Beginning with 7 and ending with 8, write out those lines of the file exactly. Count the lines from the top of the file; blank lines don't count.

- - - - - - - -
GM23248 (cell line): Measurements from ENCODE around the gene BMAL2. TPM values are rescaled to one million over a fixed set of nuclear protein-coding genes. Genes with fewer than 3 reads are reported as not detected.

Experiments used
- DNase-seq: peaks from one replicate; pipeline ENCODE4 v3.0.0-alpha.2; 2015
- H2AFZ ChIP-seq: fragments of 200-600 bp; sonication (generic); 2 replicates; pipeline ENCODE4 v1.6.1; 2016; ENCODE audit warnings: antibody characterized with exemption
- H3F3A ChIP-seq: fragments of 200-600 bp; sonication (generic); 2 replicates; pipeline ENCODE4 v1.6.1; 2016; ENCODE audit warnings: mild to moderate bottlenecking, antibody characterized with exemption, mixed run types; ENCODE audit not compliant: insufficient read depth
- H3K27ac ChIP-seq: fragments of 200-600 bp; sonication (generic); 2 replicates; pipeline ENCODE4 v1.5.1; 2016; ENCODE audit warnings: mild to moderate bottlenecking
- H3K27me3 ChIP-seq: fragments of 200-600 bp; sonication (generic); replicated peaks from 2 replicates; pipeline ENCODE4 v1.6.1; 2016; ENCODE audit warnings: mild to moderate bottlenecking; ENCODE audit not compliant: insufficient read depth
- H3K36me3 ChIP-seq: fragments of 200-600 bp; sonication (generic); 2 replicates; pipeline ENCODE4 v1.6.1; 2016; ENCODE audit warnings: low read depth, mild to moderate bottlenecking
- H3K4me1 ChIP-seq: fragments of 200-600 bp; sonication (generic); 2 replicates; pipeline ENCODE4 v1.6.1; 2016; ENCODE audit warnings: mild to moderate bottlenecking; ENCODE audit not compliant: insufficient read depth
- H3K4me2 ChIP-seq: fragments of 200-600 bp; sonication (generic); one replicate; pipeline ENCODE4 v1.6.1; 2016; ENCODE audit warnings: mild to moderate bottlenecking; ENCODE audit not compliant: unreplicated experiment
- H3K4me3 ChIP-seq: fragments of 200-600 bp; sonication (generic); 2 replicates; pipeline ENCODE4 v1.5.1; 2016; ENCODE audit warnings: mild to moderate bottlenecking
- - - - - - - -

- H3K27me3 ChIP-seq: fragments of 200-600 bp; sonication (generic); replicated peaks from 2 replicates; pipeline ENCODE4 v1.6.1; 2016; ENCODE audit warnings: mild to moderate bottlenecking; ENCODE audit not compliant: insufficient read depth
- H3K36me3 ChIP-seq: fragments of 200-600 bp; sonication (generic); 2 replicates; pipeline ENCODE4 v1.6.1; 2016; ENCODE audit warnings: low read depth, mild to moderate bottlenecking